Frequent-flier programs are rigged to favor airlines, deceive passengers and cost consumers billions of dollars. At least that’s the contention of one Florida frequent traveler named Alan Grayson.

But it just so happens that Grayson is a member of Congress. And as such, he can ask the U.S. Department of Transportation’s Office of Inspector General to investigate airline loyalty programs.

That’s exactly what Grayson, a Democrat, did this summer, and now an audit is underway. It will take about a year for the inspector general to determine whether airline loyalty program practices are unfair and deceptive. But when the dust settles, the DOT might be closer to cracking down on one of America’s favorite addictions: collecting points and miles.

Public opinion on the issue is split. While some frustrated passengers side with the congressman, others vehemently disagree that the government ought to get involved in regulating their points and miles. A new survey by market research firm Colloquy reflects this deep division. It found that 54 percent of U.S. loyalty-program members are “unhappy” with their reward options. Also, 48 percent say that they’ve been “frustrated” by the reward redemption process.

Grayson didn’t respond to requests for a comment on the audit. But in a letter to DOT Inspector General Calvin Scovel, he presented his arguments for tighter regulation. “Frequent flyer programs are prone to manipulation by the airlines that control them,” he wrote, likening the estimated $700 billion worth of miles to an unregulated currency. “Airlines establish the rules, the terms, the value, expiration dates, and the sales pitches.” To earn more money, airlines are constantly devaluing this de facto currency, which is “profitable for the airlines, and costly for the consumer,” wrote Grayson.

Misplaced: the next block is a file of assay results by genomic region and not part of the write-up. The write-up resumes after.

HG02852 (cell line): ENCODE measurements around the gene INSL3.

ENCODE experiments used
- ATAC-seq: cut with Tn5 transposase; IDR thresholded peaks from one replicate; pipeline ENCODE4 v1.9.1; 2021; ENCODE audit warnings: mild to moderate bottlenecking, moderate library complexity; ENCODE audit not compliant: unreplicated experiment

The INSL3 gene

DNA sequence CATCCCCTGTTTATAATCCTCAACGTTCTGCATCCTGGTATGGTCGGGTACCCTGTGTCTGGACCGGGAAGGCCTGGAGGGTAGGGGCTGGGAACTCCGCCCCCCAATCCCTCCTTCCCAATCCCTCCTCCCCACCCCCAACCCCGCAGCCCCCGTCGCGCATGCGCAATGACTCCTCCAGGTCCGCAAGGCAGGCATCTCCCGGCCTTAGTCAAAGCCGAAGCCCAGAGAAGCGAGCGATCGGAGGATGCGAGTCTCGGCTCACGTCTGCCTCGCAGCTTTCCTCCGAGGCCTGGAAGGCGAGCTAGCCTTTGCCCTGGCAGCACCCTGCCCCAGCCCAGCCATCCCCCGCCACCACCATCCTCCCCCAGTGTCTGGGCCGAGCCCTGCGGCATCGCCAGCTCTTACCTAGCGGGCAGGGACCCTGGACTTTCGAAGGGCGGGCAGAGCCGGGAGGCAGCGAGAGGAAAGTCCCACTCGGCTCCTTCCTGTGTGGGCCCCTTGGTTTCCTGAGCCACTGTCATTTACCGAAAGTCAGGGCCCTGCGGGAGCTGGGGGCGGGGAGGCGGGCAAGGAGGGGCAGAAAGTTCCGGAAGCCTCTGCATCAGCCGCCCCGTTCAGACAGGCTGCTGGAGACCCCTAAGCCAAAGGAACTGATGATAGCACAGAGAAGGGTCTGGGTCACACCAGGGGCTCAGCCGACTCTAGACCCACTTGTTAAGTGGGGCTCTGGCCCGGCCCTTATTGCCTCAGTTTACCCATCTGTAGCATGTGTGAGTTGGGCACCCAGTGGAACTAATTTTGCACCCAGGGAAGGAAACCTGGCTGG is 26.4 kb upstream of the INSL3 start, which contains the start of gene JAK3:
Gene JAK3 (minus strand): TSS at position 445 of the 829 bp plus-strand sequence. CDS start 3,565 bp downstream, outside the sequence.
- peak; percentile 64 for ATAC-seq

The congressman zeroed in on federal laws that seem to prohibit the kind of behavior airlines are engaging in, and correctly pointed out that the DOT has some authority to regulate them.

But some say that his critique misses the biggest problem with these schemes. Thanks to loyalty programs, airlines have completely separated their most valued customers from the rest. They lavish top spenders with perks while forcing the less valuable passengers to sit in shrinking seats and pay fees for services that should come with every ticket, such as a seat reservation and the ability to check one bag without paying extra for the privilege. Frequent-flier programs have widened the airborne caste system to the point where it’s hard to believe everyone’s on the same plane. They’re making air travel worse for all but a few privileged elites, according to critics. . .

Continue reading.

Written by LeisureGuy

19 October 2014 at 5:13 am